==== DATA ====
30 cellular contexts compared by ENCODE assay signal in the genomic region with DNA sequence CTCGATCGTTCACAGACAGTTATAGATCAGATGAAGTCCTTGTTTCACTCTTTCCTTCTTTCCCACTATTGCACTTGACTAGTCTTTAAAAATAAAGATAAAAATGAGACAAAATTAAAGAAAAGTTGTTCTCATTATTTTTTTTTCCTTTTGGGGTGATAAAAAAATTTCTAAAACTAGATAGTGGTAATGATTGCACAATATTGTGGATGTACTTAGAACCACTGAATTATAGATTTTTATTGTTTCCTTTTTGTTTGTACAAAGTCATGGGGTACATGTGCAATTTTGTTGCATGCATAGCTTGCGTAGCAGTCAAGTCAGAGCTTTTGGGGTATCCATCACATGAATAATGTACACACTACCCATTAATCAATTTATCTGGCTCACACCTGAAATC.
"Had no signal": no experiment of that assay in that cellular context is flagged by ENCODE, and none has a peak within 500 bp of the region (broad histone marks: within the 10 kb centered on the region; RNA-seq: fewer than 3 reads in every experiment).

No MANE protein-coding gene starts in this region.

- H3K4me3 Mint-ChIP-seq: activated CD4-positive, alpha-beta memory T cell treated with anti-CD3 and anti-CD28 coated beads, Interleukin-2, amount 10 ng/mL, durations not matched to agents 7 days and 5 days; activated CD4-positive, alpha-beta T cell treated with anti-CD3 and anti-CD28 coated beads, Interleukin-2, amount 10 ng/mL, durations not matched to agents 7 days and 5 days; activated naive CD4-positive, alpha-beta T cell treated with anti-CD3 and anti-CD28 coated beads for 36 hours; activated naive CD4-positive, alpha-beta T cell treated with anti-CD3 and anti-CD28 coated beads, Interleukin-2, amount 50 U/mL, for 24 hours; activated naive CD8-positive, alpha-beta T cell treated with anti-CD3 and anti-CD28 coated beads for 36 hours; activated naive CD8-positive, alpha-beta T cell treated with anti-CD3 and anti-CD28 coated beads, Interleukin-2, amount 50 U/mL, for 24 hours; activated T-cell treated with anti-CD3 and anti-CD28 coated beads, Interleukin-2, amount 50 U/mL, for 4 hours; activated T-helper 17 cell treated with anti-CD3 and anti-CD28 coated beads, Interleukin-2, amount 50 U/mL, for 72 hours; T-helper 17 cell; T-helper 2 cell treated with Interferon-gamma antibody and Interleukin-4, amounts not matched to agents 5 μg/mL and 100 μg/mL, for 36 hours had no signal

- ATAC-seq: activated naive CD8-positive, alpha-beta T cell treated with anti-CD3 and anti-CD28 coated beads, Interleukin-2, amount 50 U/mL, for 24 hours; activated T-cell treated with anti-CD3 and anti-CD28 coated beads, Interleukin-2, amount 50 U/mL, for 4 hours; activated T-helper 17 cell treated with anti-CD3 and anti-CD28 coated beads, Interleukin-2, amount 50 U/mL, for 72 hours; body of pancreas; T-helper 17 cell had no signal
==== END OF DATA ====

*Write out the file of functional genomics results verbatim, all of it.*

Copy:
30 cellular contexts compared by ENCODE assay signal in the genomic region with DNA sequence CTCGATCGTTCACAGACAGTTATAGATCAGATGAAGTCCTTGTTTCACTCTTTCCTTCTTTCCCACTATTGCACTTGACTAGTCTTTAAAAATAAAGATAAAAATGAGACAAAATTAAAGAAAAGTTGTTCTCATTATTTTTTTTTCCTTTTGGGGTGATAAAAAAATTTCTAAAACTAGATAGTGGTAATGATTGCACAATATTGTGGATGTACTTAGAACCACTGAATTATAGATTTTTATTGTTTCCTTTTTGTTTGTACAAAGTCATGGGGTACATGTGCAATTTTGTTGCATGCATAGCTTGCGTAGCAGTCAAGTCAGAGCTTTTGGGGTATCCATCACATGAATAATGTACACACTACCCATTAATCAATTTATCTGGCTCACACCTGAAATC.
"Had no signal": no experiment of that assay in that cellular context is flagged by ENCODE, and none has a peak within 500 bp of the region (broad histone marks: within the 10 kb centered on the region; RNA-seq: fewer than 3 reads in every experiment).

No MANE protein-coding gene starts in this region.

- H3K4me3 Mint-ChIP-seq: activated CD4-positive, alpha-beta memory T cell treated with anti-CD3 and anti-CD28 coated beads, Interleukin-2, amount 10 ng/mL, durations not matched to agents 7 days and 5 days; activated CD4-positive, alpha-beta T cell treated with anti-CD3 and anti-CD28 coated beads, Interleukin-2, amount 10 ng/mL, durations not matched to agents 7 days and 5 days; activated naive CD4-positive, alpha-beta T cell treated with anti-CD3 and anti-CD28 coated beads for 36 hours; activated naive CD4-positive, alpha-beta T cell treated with anti-CD3 and anti-CD28 coated beads, Interleukin-2, amount 50 U/mL, for 24 hours; activated naive CD8-positive, alpha-beta T cell treated with anti-CD3 and anti-CD28 coated beads for 36 hours; activated naive CD8-positive, alpha-beta T cell treated with anti-CD3 and anti-CD28 coated beads, Interleukin-2, amount 50 U/mL, for 24 hours; activated T-cell treated with anti-CD3 and anti-CD28 coated beads, Interleukin-2, amount 50 U/mL, for 4 hours; activated T-helper 17 cell treated with anti-CD3 and anti-CD28 coated beads, Interleukin-2, amount 50 U/mL, for 72 hours; T-helper 17 cell; T-helper 2 cell treated with Interferon-gamma antibody and Interleukin-4, amounts not matched to agents 5 μg/mL and 100 μg/mL, for 36 hours had no signal

- ATAC-seq: activated naive CD8-positive, alpha-beta T cell treated with anti-CD3 and anti-CD28 coated beads, Interleukin-2, amount 50 U/mL, for 24 hours; activated T-cell treated with anti-CD3 and anti-CD28 coated beads, Interleukin-2, amount 50 U/mL, for 4 hours; activated T-helper 17 cell treated with anti-CD3 and anti-CD28 coated beads, Interleukin-2, amount 50 U/mL, for 72 hours; body of pancreas; T-helper 17 cell had no signal